The state agency tasked with investigating allegations of misconduct by members of the judiciary should not be undermined by high stakes political games.
The Texas State Commission on Judicial Conduct needs to operate with political independence. It must be allowed to do its job without having its governor-appointed members and staff worrying about the fallout from investigations and findings.
There has been much turmoil at this state agency over the last year, but things may finally be settling down. The commission had been without a permanent director since the fall. Late last week, Jacqueline Habersham, who has been working for the commission for 19 years and been serving as the interim director, was officially named as the head of the agency.
It has been troubling to see politics taking center stage at the Commission on Judicial Conduct. It has hampered the agency’s work and fueled staff turnover. For the agency to get back on track, Habersham needs the latitude necessary to carry out the duties of her job without fear of retribution for stepping on political toes.
Problems at the agency began about a year ago in connection with the commission’s findings in the case of McLennan County Pct. 1 Place 1 Justice of the Peace Dianne Hensley’s. The commission sanctioned the Waco justice of the peace for conducting heterosexual marriage ceremonies, but refusing to do same-sex weddings due to her Christian religious beliefs. The commission was right to do this. The U.S. Supreme Court has ruled same-sex marriage is legal.
That action led to political influence. Two commissioners who were awaiting Senate confirmation of their appointments were called in to multiple meetings with Gov. Greg Abbott’s staff. Their names were withdrawn from the confirmation list.
One of the appointees, Amy Suhl, blamed the withdrawal of her name from the confirmation list on the commission’s findings in the Hensley case. She also told Texas Lawyer she and fellow appointee Maricela Alvarado heard their names were withdrawn because Abbott wanted appointees to serve the governor, not themselves.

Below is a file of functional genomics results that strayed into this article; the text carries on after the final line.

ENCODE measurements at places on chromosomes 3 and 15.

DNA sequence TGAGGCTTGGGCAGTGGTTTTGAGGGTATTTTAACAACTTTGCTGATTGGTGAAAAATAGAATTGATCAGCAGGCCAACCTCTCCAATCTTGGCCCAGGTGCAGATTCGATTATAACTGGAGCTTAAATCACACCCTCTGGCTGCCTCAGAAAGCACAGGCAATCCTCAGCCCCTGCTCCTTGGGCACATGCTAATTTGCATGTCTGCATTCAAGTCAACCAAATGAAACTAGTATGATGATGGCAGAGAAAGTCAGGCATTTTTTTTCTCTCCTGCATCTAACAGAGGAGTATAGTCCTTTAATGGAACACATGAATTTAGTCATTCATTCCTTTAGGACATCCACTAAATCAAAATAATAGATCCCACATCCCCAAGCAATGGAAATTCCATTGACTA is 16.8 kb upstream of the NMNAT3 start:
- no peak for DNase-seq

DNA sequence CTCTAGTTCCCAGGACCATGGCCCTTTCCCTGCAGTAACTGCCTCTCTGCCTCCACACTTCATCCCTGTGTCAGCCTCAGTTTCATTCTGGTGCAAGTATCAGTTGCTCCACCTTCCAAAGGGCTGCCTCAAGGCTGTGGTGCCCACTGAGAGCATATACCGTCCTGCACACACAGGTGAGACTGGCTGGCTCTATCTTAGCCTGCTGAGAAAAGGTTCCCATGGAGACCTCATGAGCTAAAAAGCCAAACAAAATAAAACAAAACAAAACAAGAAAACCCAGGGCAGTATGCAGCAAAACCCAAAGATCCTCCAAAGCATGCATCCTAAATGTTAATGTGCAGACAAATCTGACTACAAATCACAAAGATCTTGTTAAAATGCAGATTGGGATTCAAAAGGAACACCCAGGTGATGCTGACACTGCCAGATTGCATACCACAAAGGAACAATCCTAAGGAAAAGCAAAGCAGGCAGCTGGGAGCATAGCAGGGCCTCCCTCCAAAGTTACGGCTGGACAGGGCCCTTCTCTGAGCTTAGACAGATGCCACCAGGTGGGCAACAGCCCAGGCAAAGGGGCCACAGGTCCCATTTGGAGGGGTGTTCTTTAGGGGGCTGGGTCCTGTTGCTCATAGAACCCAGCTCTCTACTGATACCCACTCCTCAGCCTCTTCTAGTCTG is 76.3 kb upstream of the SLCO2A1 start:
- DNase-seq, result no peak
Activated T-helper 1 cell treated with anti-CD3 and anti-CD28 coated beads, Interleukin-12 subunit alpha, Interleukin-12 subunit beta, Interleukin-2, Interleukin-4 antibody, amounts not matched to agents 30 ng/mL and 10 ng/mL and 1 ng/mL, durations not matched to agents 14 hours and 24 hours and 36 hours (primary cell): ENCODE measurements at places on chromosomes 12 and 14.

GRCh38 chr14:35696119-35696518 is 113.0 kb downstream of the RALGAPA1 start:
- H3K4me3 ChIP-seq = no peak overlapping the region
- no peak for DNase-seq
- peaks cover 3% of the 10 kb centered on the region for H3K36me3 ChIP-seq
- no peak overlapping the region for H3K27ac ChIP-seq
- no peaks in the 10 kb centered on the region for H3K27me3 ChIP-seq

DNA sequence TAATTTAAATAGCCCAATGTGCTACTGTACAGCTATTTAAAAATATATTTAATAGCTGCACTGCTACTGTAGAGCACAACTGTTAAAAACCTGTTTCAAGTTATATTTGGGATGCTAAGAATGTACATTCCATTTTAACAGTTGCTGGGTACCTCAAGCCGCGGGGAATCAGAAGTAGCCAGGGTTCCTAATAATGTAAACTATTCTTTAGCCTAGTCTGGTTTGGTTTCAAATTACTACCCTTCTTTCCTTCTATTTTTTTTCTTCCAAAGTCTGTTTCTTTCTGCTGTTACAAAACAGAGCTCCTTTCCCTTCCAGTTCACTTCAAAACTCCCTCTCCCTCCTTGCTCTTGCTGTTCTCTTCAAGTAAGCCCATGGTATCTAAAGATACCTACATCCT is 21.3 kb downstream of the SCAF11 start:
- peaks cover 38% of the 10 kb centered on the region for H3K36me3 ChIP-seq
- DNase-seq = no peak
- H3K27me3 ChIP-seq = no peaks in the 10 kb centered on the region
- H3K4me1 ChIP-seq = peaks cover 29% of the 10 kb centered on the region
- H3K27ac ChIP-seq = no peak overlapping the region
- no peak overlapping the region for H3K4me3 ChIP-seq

The loss of the two commissioners was not the only fallout. The agency’s director, Eric Vinson, resigned in August after an informal proceeding in the Hensley case. His exit was followed by the resignation of Commission Chairwoman Catherine Wylie.
In an unusual legal move, Hensley chose not to appeal the commission’s ruling through normal channels. Instead she filed a lawsuit against the commission in state court alleging the agency and staff are violating her religious freedom under Texas law. But the drama in this case does not end there. The Texas Attorney General’s Office has declined to defend the commission in court, and the agency has had to take steps to hire outside legal counsel.
Authorized by voters in 1965 through a constitutional amendment, the Texas State Commission on Judicial Conduct investigates allegations of misconduct or disability made against Texas judges. In recent years, with the political sweeps bringing a fresh crop of judges to the bench each election cycle, the commission’s role has become even more important.
In 2019, the annual investigation caseload for the commission was up 79 percent over fiscal 2015 according to the agency’s most recent annual report. We are aware of at least two Bexar County judges who have had complaints filed against them in the last year.
This agency needs to be allowed to do its work unhampered from political influence. The integrity of the Texas judicial system rides on it.
Published at Fri, 28 Feb 2020 14:37:00 +0000